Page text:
These days in NASCAR, a long-term deal is not what it used to be, or exists in a different way. Sure, the big-name organizations can afford to sign drivers, and even sponsors, to many multi-year deals or even wrap them up till they decide to hang up the firesuit.
Many teams live year-to-year, sometimes day-to-day. NASCAR has changed in how contracts are done, negotiated, and how sponsors see themselves in the sport.
The problem is that sometimes it's not just the teams that are trying to make the field each week. Even the most recognized names in the sport have experienced a deal where it was just one season and it was over.
That can be said of one of the most iconic men in the sport, Richard Petty.
It was 1969 when "The King" found himself in a very odd situation, not with his own team, but with his manufacturer. At the time, Petty was under the direction of Daimler-Chrysler, but after failing to back up his 1967 championship, he felt that his car was not the one he should be driving.
He approached the manufacturer, asking to be put in the more aerodynamic Dodge car to gain a better advantage on the track. However, the car makers wanted to keep Petty in the Plymouth name plate, despite the fact that in 1968 the car only had one major superspeedway victory. The two sides were on opposite ends. One wanted an aerodynamic advantage, another wanting brand loyalty.
So, in the end, Petty had decided enough was enough, and he left the Chrysler company.
In 1969, in a stunning move, Petty campaigned the Ford Torino, winning his first race out with the new car at Riverside Speedway. At the end of the year, Petty recorded four wins with the Ford name plate, an impressive year for him despite not winning a championship.
In 1970, Chrysler approached Petty in the hopes of coming back to their team, and thanks mostly in part to the Plymouth Superbird, it was a no-brainer for Petty and he was back with the long-time manufacturer.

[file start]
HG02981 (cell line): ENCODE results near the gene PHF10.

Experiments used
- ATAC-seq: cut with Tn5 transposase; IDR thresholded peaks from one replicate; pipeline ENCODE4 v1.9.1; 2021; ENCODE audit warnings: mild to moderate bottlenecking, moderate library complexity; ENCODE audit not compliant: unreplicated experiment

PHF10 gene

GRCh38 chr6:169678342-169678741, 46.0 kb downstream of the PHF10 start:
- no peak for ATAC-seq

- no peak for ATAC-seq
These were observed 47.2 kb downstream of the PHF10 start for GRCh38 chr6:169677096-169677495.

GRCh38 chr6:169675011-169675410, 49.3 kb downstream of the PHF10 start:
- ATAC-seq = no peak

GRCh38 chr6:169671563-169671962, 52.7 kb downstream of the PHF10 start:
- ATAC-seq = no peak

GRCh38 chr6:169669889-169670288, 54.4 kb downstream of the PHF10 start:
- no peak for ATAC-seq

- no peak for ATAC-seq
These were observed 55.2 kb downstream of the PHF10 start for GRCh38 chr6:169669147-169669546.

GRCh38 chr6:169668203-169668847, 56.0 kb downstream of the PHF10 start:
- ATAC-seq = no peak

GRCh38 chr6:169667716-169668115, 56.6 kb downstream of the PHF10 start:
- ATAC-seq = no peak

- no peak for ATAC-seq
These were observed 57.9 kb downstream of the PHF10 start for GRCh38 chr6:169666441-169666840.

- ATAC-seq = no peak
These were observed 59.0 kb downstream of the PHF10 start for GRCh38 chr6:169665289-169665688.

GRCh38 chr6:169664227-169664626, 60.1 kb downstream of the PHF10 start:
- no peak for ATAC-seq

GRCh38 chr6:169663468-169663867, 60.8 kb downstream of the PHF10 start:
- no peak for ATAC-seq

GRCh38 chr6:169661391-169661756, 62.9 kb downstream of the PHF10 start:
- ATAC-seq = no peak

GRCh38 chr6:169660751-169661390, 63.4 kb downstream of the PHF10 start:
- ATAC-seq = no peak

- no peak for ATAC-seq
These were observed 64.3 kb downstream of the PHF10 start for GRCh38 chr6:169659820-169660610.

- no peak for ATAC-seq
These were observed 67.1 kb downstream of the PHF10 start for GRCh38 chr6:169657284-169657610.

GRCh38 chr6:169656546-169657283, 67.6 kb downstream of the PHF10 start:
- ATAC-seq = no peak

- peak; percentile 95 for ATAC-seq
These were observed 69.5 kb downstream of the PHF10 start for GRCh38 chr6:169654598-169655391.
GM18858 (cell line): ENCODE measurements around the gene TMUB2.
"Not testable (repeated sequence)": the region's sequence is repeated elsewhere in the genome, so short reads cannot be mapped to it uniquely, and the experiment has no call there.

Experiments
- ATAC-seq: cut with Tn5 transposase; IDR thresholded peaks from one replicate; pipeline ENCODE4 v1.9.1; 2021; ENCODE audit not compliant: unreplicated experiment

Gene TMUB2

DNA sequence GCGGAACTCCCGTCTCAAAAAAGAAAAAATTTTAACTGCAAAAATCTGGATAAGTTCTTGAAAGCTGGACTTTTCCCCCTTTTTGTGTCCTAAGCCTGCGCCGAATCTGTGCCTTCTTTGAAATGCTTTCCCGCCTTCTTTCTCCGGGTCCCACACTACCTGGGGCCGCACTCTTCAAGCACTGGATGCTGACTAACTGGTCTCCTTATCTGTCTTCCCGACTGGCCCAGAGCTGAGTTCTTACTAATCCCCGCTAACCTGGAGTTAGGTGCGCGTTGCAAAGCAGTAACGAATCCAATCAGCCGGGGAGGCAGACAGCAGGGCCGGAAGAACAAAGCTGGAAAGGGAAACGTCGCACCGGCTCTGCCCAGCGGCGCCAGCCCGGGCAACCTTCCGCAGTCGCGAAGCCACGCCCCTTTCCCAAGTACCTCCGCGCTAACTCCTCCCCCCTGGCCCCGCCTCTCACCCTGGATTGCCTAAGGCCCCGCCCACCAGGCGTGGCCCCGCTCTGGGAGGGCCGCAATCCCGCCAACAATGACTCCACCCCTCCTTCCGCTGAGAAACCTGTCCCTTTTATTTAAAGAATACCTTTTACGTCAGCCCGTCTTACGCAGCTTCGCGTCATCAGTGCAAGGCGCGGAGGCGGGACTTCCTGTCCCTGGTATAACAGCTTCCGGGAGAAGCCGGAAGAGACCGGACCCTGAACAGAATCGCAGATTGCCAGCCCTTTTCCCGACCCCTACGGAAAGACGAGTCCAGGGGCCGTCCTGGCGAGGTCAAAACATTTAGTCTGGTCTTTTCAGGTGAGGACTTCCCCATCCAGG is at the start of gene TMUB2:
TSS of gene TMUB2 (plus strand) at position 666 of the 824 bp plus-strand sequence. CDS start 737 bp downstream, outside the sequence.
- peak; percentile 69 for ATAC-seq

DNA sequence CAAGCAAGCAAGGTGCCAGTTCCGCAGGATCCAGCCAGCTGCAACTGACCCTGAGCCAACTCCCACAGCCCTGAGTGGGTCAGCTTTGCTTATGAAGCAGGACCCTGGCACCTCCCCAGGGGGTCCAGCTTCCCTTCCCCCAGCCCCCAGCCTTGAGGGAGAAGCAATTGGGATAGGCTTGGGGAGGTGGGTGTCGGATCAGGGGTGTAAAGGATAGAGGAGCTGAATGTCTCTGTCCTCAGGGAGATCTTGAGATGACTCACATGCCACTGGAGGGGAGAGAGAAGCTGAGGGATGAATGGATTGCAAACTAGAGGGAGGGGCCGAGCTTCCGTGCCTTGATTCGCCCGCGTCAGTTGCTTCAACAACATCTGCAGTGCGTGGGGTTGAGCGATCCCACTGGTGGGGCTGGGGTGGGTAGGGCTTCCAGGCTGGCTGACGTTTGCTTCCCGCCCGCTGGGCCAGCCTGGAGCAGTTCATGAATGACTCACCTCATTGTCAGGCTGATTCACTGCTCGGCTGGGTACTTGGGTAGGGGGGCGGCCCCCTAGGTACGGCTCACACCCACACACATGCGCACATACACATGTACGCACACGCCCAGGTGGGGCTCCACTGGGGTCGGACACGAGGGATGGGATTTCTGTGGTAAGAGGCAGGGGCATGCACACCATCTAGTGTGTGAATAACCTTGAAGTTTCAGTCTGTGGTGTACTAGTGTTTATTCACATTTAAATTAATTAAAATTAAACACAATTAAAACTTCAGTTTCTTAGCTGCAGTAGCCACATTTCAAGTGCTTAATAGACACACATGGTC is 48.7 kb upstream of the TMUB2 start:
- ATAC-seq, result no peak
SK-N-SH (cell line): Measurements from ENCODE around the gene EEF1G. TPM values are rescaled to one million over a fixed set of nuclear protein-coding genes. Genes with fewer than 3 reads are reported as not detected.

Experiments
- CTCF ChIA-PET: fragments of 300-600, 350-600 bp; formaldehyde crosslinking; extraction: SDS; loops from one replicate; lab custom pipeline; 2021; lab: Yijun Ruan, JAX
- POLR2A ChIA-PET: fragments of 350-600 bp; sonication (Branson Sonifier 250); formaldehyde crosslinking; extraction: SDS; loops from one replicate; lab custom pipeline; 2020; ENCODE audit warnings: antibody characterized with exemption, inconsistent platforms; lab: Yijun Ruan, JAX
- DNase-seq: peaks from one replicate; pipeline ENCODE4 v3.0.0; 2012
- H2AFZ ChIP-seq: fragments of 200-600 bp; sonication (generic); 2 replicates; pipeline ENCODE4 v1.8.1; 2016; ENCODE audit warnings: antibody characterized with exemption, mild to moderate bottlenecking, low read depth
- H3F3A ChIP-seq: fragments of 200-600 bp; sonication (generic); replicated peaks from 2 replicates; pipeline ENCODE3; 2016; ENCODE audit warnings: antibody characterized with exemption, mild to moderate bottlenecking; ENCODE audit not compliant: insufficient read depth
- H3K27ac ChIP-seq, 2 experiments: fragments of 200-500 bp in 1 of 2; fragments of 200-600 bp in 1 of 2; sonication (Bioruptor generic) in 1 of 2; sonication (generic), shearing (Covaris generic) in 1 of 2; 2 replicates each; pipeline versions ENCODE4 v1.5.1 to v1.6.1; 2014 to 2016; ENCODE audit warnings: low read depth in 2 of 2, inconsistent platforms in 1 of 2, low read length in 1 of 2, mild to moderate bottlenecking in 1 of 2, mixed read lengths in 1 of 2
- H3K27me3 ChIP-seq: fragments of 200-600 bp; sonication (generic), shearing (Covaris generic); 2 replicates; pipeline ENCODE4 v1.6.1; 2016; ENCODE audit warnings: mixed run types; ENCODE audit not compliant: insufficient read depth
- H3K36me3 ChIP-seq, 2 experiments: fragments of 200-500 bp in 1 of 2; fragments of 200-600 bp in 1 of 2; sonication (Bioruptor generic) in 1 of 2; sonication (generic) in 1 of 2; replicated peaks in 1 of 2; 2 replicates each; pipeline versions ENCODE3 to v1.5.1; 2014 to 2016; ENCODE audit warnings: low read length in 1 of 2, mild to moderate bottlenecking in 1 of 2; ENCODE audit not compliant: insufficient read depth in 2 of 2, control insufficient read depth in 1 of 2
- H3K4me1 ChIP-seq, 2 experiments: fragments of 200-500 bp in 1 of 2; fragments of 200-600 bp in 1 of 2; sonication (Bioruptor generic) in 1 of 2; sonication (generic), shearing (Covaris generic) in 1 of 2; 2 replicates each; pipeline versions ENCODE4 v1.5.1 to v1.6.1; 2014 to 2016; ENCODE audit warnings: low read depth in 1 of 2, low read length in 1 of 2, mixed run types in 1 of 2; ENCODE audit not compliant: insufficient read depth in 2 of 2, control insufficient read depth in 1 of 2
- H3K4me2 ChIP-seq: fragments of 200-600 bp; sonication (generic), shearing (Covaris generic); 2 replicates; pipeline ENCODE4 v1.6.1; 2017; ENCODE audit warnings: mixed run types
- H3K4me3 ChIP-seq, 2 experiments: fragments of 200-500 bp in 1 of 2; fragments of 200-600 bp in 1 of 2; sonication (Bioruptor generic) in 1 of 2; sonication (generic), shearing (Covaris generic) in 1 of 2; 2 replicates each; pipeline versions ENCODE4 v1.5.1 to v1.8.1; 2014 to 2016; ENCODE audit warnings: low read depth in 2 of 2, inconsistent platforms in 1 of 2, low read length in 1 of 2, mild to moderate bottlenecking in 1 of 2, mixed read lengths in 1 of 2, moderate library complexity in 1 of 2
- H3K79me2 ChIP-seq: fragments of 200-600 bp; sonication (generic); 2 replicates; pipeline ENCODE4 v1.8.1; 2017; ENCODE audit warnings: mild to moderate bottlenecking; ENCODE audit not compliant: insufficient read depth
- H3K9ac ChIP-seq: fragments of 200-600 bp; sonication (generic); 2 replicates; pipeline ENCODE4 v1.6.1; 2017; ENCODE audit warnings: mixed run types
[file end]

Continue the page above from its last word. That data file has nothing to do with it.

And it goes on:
Fast forward to this year's era, and Petty is back with Ford since 2010, but it's a different kind of one-year deal. It's not just with the manufacturer, but also his drivers.
It appeared as though Petty may go back to Dodge for the 2013 season, but before negotiations could go through, Dodge elected to withdraw from NASCAR at the end of 2012, thus ending a comeback that began in 2001 and included Petty Enterprises making a switch from GM back to Dodge. Petty was glad to resign Ford for the new season, but it was still a long process to ensure they are getting manufacturer backing.
Petty also signed one-year extensions for both team drivers Marcos Ambrose and Aric Almirola for 2013, after each had strong campaigns one year ago.
To see a name such as Petty having to live each season year by year is different, but in today's NASCAR, it's how some teams survive. It's been the case for Richard Petty Motorsports for the last three years, and likely something that will be common in years to come.
But as is the case, Petty is no stranger to one-year deals. He had success of his own behind the wheel. He may want to have his team, drivers, sponsors and other important aspects wrapped up for longer than 365 days, but with how NASCAR is now compared to 40 years ago, it is likely the only option for him.